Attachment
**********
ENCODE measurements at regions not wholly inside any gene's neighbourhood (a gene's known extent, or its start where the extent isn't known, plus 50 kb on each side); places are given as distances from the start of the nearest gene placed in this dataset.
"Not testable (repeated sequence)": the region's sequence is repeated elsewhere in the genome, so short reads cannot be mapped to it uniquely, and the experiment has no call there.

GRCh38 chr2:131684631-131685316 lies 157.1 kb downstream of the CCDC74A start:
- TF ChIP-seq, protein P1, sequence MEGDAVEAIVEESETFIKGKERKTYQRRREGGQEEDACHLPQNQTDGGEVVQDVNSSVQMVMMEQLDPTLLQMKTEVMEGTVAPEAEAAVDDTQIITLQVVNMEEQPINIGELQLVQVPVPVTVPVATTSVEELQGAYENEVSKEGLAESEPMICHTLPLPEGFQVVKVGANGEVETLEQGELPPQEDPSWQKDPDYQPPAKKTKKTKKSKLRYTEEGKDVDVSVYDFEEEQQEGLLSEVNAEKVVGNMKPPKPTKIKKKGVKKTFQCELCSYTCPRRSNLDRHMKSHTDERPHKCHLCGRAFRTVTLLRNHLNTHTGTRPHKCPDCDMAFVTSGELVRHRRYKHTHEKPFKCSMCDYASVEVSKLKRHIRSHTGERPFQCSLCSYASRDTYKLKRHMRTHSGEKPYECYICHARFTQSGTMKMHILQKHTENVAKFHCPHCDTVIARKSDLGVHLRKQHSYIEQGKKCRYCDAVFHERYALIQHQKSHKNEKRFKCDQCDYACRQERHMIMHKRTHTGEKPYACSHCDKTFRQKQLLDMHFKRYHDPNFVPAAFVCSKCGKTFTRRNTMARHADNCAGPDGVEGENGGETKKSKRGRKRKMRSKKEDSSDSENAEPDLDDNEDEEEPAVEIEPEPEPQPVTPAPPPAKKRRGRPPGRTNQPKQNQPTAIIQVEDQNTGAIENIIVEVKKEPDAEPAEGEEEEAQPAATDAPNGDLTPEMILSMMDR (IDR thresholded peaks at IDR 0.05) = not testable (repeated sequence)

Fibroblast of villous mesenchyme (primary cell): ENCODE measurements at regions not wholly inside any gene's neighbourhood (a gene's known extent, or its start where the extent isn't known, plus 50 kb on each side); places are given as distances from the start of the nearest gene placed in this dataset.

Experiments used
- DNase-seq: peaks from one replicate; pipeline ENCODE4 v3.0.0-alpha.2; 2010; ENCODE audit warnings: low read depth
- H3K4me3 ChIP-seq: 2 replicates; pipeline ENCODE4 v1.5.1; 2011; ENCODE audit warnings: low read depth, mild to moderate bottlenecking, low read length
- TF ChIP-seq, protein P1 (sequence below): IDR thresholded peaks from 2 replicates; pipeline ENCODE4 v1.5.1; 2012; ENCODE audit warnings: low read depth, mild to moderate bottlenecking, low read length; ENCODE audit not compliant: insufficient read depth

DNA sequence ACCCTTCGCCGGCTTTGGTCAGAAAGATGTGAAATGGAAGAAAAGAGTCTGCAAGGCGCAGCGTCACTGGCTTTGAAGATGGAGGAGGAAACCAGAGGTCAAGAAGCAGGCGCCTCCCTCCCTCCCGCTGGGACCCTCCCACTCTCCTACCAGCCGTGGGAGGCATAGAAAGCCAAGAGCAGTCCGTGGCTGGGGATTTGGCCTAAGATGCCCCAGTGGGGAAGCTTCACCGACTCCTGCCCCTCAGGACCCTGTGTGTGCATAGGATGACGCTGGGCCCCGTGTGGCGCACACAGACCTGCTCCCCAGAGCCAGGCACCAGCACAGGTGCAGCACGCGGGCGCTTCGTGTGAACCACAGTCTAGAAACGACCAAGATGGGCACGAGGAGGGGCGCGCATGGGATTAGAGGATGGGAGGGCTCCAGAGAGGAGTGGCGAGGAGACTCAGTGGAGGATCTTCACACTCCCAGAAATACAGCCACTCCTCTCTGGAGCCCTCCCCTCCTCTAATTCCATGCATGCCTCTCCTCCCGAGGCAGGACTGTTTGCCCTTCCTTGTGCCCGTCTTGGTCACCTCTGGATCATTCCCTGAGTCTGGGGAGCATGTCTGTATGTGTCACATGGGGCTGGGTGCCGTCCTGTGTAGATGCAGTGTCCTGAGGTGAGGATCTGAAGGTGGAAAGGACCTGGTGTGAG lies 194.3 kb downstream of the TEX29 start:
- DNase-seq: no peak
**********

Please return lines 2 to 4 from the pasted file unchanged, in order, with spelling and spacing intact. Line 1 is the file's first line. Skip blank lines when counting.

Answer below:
"Not testable (repeated sequence)": the region's sequence is repeated elsewhere in the genome, so short reads cannot be mapped to it uniquely, and the experiment has no call there.

GRCh38 chr2:131684631-131685316 lies 157.1 kb downstream of the CCDC74A start:
- TF ChIP-seq, protein P1, sequence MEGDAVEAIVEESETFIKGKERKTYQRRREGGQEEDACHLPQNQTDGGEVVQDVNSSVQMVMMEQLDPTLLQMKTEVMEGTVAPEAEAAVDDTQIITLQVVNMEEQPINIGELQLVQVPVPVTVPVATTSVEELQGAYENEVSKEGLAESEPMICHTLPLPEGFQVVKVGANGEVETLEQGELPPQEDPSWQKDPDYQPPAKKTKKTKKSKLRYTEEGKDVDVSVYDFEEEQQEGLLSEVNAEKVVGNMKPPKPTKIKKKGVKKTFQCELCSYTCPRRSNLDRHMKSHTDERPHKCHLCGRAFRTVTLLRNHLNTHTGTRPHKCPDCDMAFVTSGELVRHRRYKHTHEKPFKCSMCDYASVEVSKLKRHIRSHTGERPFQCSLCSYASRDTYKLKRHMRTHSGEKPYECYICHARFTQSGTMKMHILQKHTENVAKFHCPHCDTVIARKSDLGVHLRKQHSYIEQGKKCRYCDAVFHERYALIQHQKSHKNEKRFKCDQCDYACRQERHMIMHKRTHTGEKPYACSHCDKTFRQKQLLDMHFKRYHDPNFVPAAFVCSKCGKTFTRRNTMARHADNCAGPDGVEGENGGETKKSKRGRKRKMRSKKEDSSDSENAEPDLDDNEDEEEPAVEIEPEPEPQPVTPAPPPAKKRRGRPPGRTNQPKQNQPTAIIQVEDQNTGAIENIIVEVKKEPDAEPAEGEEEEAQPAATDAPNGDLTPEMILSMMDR (IDR thresholded peaks at IDR 0.05) = not testable (repeated sequence)